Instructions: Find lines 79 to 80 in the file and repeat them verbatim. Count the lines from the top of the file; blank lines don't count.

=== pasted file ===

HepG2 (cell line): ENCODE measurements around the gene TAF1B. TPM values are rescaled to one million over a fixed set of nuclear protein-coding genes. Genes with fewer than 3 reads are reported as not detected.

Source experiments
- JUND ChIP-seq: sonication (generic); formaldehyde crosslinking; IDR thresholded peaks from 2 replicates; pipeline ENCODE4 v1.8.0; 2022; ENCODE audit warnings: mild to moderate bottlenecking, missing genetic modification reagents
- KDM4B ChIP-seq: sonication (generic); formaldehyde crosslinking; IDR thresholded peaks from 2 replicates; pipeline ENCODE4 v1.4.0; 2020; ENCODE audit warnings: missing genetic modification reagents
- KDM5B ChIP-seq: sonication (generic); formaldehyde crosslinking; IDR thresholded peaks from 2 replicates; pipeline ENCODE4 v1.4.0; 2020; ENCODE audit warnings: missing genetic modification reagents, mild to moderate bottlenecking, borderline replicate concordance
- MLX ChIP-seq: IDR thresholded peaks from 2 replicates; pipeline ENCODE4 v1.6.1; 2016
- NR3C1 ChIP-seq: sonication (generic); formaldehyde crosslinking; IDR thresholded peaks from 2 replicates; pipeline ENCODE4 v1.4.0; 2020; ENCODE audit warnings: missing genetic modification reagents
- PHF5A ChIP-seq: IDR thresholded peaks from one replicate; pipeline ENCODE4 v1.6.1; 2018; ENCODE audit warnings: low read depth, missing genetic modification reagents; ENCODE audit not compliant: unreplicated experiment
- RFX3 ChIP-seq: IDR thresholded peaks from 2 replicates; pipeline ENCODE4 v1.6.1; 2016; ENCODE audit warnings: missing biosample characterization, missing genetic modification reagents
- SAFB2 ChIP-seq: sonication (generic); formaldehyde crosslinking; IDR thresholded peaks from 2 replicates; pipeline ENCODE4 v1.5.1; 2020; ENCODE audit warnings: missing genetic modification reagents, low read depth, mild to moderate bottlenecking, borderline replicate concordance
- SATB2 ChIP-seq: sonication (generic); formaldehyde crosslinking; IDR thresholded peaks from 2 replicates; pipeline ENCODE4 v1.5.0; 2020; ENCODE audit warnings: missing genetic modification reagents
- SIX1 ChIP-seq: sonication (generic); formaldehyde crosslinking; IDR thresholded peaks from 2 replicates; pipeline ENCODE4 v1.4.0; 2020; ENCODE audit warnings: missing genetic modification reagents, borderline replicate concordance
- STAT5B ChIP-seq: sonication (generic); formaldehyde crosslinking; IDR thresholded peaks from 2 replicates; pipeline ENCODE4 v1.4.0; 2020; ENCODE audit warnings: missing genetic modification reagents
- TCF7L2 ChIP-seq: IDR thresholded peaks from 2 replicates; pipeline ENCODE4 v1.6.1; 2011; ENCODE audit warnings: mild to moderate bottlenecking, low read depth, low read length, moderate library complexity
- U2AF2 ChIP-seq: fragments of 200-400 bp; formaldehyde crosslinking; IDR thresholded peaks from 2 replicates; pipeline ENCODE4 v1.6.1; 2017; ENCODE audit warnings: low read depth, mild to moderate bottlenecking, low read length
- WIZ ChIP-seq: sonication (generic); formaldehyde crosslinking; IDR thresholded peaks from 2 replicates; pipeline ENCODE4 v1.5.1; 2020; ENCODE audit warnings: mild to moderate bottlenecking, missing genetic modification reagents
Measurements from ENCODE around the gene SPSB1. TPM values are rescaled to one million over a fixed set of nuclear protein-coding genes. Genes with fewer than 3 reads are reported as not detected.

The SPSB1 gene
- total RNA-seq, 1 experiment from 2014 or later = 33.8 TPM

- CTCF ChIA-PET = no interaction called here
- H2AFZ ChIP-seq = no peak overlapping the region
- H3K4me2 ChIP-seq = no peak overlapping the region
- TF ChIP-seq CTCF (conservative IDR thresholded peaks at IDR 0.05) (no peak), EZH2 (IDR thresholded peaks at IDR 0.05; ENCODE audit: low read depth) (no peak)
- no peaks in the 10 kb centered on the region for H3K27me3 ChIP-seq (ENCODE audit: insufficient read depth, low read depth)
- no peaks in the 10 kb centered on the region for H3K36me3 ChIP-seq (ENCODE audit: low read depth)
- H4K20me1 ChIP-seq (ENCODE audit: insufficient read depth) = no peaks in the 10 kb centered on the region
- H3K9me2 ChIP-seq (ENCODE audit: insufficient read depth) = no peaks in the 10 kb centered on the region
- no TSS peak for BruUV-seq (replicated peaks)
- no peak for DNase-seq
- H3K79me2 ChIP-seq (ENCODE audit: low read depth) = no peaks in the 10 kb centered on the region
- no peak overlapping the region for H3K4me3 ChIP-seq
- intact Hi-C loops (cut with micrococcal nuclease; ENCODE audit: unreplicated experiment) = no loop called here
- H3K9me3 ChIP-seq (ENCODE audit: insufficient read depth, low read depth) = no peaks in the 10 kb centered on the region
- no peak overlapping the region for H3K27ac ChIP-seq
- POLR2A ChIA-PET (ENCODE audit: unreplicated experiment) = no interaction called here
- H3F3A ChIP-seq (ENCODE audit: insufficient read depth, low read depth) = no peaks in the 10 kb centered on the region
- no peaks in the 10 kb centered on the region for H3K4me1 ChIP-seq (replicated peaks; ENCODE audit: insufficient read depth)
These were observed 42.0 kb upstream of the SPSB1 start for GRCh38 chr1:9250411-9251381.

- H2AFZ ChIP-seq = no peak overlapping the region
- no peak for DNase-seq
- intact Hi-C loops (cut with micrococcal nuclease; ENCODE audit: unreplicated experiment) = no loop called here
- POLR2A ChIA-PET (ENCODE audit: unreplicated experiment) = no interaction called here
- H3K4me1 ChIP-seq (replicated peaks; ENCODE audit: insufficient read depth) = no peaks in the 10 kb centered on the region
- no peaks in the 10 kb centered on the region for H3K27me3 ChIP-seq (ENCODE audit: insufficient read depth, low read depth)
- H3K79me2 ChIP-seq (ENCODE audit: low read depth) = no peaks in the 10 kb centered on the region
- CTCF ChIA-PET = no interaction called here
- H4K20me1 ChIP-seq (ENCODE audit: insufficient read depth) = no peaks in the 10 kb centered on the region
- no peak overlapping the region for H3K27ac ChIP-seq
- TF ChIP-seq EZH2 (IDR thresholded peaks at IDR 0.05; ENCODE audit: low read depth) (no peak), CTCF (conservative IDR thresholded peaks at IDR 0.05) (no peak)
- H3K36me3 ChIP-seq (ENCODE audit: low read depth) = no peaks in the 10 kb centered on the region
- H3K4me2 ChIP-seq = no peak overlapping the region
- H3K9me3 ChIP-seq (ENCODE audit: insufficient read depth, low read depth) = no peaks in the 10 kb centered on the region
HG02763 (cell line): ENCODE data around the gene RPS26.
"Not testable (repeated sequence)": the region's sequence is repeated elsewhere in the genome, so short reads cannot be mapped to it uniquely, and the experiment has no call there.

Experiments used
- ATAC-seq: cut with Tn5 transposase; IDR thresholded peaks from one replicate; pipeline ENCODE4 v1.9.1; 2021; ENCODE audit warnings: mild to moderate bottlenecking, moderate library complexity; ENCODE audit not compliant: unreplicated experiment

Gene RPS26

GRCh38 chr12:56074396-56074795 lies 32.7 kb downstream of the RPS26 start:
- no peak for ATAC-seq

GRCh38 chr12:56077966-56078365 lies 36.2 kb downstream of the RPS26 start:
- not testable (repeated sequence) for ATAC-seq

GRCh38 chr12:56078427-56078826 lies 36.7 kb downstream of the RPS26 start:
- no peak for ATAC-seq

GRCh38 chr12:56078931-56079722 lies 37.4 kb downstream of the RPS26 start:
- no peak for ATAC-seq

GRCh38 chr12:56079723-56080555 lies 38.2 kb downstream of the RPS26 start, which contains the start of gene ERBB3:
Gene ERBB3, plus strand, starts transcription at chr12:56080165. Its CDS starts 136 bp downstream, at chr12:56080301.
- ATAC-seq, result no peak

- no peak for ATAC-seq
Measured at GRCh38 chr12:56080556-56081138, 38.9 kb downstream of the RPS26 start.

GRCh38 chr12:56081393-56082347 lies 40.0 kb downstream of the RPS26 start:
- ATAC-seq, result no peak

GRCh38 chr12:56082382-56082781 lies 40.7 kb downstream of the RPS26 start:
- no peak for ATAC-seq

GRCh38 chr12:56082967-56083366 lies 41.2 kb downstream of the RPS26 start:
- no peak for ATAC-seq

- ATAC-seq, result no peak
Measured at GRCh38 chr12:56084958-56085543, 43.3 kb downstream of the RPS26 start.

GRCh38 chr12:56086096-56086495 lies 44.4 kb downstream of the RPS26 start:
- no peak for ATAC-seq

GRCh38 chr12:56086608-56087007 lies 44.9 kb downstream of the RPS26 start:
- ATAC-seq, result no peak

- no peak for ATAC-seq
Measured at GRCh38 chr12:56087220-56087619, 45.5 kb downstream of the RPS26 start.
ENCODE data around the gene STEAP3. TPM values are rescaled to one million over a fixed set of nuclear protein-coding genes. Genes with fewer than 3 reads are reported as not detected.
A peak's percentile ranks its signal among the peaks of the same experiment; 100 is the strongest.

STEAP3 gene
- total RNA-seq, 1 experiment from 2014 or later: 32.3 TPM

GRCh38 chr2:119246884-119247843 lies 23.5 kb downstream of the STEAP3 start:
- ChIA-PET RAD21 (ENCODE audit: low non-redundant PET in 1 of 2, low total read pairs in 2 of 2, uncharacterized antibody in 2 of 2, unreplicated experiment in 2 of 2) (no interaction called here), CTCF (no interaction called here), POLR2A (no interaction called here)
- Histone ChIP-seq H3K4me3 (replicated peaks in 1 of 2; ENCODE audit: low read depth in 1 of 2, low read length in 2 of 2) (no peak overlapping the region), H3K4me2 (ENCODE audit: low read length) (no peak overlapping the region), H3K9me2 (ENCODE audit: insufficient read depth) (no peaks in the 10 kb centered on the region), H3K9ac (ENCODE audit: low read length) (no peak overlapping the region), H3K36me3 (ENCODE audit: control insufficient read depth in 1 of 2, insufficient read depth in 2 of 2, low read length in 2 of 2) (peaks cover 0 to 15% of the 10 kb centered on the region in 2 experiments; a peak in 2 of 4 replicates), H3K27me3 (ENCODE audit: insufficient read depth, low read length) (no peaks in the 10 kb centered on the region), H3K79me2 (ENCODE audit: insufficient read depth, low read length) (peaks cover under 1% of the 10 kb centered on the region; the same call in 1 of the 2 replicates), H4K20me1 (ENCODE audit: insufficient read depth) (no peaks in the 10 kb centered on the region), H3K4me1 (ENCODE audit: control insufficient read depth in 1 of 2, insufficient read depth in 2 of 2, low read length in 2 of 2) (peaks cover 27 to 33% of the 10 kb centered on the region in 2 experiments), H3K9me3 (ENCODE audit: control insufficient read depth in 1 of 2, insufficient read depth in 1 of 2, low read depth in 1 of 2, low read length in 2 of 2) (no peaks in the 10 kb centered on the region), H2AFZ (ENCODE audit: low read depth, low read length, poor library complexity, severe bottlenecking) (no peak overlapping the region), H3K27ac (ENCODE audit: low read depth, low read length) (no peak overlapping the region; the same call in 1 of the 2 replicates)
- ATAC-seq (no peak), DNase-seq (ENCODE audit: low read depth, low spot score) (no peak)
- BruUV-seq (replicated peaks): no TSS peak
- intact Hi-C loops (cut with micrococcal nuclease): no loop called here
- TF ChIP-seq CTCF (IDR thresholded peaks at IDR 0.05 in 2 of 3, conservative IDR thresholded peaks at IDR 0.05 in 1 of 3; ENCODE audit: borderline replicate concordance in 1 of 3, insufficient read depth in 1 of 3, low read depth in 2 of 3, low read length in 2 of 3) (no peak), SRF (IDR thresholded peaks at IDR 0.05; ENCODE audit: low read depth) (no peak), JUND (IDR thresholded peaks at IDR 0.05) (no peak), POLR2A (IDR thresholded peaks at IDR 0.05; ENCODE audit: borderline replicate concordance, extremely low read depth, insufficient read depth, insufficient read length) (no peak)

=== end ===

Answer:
GRCh38 chr12:56086096-56086495 lies 44.4 kb downstream of the RPS26 start:
- no peak for ATAC-seq